• Why this matters: Steyer's comment indicates the fight between the environmental left and the Trump administration will rage on regardless.
  • The facts: Trump is already in the process of throwing out Obama's main commitment to the deal: an EPA regulation cutting carbon emissions from power plants. The main substance of the U.S. pledge is gone for good.
  • To be sure: On a diplomatic and symbolic level, it matters a lot what the administration does. European nations and others have made veiled threats to impose tariffs on U.S. goods if Trump pulls out, which could ultimately cause concrete consequences of withdrawing. But that's jumping to far-flung potential scenarios.

A few things on my screen

A really, really big idea: A Harvard Business Review column makes the case for the business world to think far more expansively about what's needed to meet world's climate, health and sustainability goals.

  • Meeting the UN's sustainable development goals is a multi-trillion dollar opportunity, but, "we have to break out of the zone of incremental change. . . . There's an urgent and intensifying need to shift toward real breakthroughs."
  • "[W]e have to admit that our planet has strict boundaries on the activities it can support, and that by exceeding these boundaries, we're helping climate change to accelerate at an alarming pace."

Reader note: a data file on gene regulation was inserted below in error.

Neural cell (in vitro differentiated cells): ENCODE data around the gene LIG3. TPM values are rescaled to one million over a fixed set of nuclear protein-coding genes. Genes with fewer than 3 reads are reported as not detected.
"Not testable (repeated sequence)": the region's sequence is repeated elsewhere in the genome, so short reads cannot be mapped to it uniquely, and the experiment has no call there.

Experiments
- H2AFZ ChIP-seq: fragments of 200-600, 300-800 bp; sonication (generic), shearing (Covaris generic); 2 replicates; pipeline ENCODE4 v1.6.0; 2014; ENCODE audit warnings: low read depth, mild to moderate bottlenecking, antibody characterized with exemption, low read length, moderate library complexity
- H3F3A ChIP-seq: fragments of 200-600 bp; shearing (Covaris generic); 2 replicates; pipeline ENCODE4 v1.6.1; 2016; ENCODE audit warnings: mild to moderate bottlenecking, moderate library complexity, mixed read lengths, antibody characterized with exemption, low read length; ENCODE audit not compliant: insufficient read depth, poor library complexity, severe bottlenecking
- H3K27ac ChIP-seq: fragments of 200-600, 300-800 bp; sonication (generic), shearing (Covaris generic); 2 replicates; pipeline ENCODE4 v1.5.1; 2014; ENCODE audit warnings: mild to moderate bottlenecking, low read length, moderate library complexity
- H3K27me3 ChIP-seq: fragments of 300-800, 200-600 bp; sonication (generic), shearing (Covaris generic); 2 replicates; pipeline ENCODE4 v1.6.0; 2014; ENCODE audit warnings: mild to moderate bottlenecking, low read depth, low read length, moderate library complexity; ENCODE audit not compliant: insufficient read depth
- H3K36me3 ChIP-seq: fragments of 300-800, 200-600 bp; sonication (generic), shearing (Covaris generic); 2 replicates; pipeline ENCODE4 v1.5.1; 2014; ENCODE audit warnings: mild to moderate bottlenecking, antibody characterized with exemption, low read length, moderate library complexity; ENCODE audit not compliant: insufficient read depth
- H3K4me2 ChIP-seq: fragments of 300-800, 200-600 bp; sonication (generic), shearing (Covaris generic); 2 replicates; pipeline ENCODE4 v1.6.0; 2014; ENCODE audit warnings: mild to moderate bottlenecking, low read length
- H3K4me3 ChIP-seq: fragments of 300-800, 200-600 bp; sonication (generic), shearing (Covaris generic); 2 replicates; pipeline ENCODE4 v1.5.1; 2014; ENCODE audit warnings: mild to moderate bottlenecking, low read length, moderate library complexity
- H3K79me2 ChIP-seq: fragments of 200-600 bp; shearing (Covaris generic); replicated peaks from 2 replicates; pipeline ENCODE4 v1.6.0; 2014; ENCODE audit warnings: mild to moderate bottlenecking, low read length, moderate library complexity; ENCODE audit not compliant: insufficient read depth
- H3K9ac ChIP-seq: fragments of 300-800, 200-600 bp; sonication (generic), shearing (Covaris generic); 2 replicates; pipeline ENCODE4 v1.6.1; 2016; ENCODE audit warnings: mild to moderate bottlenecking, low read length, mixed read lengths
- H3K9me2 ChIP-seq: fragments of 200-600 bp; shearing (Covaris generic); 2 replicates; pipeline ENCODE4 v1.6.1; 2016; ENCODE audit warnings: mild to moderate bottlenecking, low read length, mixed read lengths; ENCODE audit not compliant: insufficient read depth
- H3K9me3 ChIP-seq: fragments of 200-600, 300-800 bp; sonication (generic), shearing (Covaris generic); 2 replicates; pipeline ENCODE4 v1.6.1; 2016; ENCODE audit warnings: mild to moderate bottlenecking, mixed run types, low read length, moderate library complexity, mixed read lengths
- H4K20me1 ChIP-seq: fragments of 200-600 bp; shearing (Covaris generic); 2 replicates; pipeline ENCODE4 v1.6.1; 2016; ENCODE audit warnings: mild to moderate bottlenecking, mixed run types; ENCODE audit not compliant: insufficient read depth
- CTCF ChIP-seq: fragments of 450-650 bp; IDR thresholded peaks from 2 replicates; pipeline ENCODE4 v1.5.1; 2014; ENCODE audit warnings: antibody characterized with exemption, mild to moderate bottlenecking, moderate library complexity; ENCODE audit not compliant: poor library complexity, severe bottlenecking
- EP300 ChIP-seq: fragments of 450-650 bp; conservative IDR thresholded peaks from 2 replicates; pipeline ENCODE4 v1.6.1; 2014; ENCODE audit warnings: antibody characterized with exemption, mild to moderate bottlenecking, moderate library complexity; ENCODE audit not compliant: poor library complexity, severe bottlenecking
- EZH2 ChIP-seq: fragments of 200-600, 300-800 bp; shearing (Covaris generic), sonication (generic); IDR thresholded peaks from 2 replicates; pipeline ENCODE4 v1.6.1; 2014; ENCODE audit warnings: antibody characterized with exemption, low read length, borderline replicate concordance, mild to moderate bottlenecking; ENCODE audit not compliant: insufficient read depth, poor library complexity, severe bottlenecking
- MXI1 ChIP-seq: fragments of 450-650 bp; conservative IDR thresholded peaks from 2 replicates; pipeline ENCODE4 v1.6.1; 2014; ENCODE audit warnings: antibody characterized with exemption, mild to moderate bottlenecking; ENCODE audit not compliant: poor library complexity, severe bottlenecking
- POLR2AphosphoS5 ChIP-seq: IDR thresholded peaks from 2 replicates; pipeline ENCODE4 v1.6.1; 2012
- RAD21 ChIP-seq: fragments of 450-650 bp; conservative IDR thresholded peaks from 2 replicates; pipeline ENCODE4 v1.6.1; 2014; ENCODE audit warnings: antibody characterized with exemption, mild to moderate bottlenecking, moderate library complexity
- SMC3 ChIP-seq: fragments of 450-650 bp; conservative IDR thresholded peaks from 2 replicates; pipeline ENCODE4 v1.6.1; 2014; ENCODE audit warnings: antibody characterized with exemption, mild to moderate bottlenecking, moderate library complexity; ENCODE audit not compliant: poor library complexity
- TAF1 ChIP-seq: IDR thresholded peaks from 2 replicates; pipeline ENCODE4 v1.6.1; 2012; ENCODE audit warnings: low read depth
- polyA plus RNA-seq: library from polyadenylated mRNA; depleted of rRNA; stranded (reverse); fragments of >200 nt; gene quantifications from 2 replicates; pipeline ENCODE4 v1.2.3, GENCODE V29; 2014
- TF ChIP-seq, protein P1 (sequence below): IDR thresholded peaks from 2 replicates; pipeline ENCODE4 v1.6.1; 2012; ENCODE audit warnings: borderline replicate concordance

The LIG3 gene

Big picture on oil: The Financial Times sizes up the majors' earnings season with a piece noting that good results on the backs of the price rebound don't mean all is rosy for behemoths like Chevron and Shell.

Huh, that's interesting: The Wall Street Journal has a look at the rather opaque world of sustainable investment funds.

  • For instance, it looks at how one fund initially branded as "fossil fuel free" had holdings in drilling-rig giant Transocean, coal and gas-reliant utility Southern Company, and Valero refining.
  • "These loosely defined strategies offer a feel-good tilt while still preserving broad market exposure, which muddies the difference between responsible funds and their plain-vanilla peers."

Thanks for reading! Tips and feedback and predictions on Nike's Breaking2 experiment are welcome at ben@axios.com. Have a great weekend.